Like outdoor learning, Litow's plan had historical precedent but one that was far more recent in the memories of educators. New York City was not the only school district that implemented double sessions in the 1950s. Public schools in cities like Chicago, Philadelphia and Boston also rolled out double shifts in an effort to provide enough class seats.
In New York City, double sessions were linked to the city’s racist housing and education policies.
“Most white children were in schools with enough seats,” said Ansley Erickson, a history and education policy professor at Columbia University. “For Blacks and Puerto Rican New Yorkers, double sessions were an example of the many kinds of inequality they were experiencing in New York city schools.”
Today, the vast majority of students—70%—in the public school system are Black and Latino. So far both groups, who have been disproportionately sickened and killed by the virus, have indicated more concern about in-person learning than white families in the public school system. As of last week, nearly 40% of all public school parents had chosen to keep their children at home. Among those requests, 21% and 38% came from Black and Latino parents respectively while 11% were from white parents. Meanwhile, Asian Americans have been the most adverse to in-school learning, representing more than a quarter of those choosing remote-only classes.
“It’s good for the city to be considering lots of options in this challenging time,” Erickson said. “I just hope that they will be focusing on equity in making these choices.”
The double session plan would have helped schools with the least amount of space as well as those with ventilation issues. But in a crucial benefit to all schools, the incorporation of double shifts could also enable schools to allow children to attend school more frequently. Under the hybrid model, New York City public schools will conduct in-person instruction only a few days a week. In some schools, because of limited classroom and building space, that can mean as few as one day of classroom learning a week.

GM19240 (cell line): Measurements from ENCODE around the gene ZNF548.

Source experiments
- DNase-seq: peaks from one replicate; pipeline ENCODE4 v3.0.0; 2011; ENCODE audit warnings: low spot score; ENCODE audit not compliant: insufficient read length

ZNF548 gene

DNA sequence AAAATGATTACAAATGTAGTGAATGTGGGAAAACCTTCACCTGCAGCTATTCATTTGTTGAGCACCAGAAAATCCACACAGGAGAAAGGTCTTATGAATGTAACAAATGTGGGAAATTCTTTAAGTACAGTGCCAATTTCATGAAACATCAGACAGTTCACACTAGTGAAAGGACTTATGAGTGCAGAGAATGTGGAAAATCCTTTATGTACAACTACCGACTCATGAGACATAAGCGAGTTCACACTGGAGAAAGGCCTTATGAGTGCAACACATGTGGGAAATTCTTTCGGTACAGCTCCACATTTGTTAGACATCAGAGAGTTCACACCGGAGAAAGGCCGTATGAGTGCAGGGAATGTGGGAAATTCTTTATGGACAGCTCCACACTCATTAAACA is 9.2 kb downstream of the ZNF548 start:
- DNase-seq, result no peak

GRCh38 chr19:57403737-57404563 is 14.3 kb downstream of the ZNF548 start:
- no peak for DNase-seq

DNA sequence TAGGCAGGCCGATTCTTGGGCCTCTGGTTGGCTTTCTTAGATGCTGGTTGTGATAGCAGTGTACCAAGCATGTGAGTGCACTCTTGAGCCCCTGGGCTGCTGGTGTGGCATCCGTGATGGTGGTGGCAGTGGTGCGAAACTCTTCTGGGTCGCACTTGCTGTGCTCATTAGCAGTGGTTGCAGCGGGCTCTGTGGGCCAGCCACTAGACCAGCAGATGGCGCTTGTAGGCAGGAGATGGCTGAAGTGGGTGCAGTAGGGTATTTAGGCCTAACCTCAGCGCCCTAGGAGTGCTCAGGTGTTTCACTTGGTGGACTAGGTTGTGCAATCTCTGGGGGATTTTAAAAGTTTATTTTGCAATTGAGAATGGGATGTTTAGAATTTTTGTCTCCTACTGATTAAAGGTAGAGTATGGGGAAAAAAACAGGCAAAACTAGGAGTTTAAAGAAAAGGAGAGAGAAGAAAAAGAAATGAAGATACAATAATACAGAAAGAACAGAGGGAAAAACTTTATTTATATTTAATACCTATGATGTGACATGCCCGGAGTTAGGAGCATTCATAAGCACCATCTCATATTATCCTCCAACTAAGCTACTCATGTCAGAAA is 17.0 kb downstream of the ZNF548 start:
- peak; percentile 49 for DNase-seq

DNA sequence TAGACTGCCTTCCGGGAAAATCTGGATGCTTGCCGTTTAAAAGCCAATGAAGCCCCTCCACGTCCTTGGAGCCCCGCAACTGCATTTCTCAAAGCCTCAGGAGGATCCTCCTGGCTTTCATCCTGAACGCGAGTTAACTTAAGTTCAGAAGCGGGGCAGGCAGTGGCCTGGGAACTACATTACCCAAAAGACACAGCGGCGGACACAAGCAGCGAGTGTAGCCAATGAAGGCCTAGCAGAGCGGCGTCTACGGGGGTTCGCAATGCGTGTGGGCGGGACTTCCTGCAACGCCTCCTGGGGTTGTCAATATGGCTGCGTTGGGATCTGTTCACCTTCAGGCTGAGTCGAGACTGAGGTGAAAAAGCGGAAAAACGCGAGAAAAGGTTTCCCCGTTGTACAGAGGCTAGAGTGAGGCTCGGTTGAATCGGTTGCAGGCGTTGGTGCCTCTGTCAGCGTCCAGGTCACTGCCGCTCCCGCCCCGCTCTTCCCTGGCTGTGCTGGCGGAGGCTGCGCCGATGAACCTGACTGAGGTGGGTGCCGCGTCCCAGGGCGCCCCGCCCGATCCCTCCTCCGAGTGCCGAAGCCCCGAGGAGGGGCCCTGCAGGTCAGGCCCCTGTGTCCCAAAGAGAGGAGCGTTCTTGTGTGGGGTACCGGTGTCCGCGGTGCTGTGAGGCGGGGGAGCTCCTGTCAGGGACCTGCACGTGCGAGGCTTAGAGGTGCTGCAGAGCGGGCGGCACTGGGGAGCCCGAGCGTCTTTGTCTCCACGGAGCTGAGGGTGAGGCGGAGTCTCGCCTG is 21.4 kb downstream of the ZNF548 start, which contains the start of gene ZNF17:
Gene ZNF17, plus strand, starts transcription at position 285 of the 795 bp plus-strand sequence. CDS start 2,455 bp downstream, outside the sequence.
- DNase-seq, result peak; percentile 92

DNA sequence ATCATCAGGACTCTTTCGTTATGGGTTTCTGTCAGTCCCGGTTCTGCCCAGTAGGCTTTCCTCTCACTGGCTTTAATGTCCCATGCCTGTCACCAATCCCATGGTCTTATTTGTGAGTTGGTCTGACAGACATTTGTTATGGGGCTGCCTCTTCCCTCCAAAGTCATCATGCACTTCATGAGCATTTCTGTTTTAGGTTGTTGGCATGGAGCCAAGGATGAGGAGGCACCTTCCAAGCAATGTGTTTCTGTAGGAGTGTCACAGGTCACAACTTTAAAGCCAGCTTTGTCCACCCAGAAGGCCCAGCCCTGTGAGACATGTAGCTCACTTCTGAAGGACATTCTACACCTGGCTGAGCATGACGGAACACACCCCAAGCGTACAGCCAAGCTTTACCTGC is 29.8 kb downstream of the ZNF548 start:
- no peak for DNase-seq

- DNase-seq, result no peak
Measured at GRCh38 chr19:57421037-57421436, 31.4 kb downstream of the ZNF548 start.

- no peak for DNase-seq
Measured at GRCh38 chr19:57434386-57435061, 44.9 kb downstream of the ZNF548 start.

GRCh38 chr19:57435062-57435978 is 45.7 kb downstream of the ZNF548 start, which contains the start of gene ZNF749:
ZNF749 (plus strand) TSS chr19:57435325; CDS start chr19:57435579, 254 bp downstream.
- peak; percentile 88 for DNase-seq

To address the increased flow of students into schools, Litow proposed the hiring of additional cleaning staff to wipe down the classrooms in between sessions.
In the end, he said some members of the task force considered it too difficult to clean the classrooms in between sessions, while others thought it would be too hard to negotiate this new schedule with the teachers and staff.
But Litow disagreed, and supported the option even if double sessions would be put in place for some schools only.
Dick Riley, the spokesperson with the United Federation of Teachers, the city’s teachers union, said the union raised double sessions as a possibility during its talks with the city’s Department of Education but that in the end, “the idea was rejected because the DOE said it did not have the capacity to deep clean the buildings twice a day.”
A spokesperson for the mayor's office referred questions about double sessions to the Department of Education.
Miranda Barbot, the DOE's press secretary, confirmed the alternative of double sessions was brought up and discussed during meetings and cited concerns over cleaning between sessions as the reason the model was not pursued.
Litow said he would have liked at least a formal discussion on double sessions in which he could have addressed the task force's concerns.
"A solution may not be perfect, but the perfect should not be the enemy of the good," he argued.